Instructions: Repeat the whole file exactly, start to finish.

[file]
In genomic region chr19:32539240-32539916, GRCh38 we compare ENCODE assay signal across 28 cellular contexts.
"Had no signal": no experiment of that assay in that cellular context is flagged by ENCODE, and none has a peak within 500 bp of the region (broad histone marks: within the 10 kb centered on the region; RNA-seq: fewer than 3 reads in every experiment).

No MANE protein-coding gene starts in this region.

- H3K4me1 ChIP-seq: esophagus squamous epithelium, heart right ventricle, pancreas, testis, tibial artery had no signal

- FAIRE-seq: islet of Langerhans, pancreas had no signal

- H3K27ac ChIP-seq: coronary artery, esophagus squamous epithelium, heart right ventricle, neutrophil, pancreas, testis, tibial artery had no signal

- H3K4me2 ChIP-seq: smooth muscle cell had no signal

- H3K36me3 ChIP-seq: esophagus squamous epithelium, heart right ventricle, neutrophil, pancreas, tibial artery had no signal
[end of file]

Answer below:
In genomic region chr19:32539240-32539916, GRCh38 we compare ENCODE assay signal across 28 cellular contexts.
"Had no signal": no experiment of that assay in that cellular context is flagged by ENCODE, and none has a peak within 500 bp of the region (broad histone marks: within the 10 kb centered on the region; RNA-seq: fewer than 3 reads in every experiment).

No MANE protein-coding gene starts in this region.

- H3K4me1 ChIP-seq: esophagus squamous epithelium, heart right ventricle, pancreas, testis, tibial artery had no signal

- FAIRE-seq: islet of Langerhans, pancreas had no signal

- H3K27ac ChIP-seq: coronary artery, esophagus squamous epithelium, heart right ventricle, neutrophil, pancreas, testis, tibial artery had no signal

- H3K4me2 ChIP-seq: smooth muscle cell had no signal

- H3K36me3 ChIP-seq: esophagus squamous epithelium, heart right ventricle, neutrophil, pancreas, tibial artery had no signal